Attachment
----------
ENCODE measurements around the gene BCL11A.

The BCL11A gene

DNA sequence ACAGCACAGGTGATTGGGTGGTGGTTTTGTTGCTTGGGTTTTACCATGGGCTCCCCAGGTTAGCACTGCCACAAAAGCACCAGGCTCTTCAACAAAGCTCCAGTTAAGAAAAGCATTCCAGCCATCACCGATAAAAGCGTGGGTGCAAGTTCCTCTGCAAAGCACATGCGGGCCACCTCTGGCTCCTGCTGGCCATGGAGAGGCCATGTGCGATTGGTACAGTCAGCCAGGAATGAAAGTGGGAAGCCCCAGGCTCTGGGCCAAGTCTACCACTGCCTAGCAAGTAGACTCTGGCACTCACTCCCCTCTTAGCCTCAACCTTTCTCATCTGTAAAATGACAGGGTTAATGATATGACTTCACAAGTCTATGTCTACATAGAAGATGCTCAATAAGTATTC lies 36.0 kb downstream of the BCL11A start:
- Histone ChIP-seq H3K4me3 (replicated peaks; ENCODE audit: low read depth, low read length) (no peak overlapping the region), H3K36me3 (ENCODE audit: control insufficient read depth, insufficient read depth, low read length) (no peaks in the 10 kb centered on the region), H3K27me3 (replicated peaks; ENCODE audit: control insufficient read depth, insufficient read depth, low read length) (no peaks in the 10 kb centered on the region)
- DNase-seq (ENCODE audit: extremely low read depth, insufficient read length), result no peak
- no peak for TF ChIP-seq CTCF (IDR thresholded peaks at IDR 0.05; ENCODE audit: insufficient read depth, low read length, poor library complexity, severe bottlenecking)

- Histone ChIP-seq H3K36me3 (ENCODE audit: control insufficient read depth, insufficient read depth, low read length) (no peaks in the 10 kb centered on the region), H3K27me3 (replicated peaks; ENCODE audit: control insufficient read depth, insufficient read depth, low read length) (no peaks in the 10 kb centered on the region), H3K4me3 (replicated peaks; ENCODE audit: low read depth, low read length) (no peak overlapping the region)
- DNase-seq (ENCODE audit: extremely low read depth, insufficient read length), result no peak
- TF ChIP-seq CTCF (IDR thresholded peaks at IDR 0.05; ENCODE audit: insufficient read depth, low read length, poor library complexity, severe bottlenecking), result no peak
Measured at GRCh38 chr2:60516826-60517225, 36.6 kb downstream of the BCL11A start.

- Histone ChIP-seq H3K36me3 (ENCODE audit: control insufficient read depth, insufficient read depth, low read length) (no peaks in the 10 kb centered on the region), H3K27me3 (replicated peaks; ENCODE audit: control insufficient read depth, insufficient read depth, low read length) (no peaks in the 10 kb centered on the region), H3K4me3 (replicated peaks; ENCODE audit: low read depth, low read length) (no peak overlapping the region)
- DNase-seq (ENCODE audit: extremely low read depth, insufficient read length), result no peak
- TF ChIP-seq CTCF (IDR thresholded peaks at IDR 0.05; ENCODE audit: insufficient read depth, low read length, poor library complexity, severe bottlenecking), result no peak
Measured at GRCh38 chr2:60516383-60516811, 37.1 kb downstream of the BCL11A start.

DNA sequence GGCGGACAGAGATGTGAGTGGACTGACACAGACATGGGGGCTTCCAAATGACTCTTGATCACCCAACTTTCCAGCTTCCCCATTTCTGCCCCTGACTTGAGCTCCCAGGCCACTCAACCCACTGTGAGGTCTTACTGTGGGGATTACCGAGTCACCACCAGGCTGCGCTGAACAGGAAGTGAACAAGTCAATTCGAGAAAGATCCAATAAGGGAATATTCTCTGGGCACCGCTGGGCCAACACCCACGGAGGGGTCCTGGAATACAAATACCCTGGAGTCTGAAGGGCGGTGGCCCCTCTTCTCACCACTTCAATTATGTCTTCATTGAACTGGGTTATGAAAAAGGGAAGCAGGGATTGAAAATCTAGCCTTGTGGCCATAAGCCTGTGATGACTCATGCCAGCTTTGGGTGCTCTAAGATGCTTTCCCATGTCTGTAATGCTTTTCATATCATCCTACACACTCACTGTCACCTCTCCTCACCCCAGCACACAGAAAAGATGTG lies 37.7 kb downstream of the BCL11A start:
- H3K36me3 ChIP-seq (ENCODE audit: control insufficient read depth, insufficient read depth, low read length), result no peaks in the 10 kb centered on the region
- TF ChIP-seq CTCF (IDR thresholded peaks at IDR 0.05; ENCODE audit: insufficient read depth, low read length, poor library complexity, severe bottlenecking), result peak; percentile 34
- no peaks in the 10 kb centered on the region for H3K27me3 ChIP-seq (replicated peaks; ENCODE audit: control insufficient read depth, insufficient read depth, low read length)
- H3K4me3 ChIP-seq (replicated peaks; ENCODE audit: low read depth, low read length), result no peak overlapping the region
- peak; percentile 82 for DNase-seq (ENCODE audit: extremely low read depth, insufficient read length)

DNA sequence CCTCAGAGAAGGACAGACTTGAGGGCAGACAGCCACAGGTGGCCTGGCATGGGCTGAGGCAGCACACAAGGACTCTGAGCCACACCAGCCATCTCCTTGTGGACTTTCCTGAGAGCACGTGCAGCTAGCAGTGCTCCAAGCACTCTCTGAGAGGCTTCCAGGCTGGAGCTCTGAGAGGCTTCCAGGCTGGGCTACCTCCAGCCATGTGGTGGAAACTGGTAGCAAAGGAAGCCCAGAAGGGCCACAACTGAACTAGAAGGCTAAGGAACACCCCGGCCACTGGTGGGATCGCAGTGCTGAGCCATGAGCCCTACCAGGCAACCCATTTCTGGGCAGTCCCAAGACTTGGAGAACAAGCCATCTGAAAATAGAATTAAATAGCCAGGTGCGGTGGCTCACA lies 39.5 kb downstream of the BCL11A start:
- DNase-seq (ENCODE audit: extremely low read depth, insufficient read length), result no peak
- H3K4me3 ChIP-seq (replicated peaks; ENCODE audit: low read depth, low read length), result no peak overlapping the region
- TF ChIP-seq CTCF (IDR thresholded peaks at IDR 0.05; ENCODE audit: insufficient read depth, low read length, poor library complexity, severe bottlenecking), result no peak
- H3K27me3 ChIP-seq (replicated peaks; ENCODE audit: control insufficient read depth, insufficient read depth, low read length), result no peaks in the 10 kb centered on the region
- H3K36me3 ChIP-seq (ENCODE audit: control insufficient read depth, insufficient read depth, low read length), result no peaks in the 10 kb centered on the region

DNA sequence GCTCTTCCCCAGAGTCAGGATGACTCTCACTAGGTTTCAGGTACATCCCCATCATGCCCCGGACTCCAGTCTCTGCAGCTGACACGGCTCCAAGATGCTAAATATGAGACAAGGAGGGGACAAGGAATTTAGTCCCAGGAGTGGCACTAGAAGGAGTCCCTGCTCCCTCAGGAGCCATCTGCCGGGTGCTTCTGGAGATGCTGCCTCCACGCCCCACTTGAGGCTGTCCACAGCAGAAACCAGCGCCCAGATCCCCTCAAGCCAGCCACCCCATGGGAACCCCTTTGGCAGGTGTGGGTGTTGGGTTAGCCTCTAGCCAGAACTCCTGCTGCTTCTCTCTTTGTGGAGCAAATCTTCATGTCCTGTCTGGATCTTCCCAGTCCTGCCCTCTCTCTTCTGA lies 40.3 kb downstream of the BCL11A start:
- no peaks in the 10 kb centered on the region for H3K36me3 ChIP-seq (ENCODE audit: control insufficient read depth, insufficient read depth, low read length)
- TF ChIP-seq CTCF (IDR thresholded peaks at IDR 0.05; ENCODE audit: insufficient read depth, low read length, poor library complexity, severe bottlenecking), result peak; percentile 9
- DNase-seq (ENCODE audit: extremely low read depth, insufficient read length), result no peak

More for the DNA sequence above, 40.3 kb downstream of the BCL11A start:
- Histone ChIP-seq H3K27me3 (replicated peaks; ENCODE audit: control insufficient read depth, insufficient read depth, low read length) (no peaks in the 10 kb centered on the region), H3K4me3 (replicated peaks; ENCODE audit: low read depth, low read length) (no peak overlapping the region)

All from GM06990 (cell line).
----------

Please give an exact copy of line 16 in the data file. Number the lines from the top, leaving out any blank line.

- H3K36me3 ChIP-seq (ENCODE audit: control insufficient read depth, insufficient read depth, low read length), result no peaks in the 10 kb centered on the region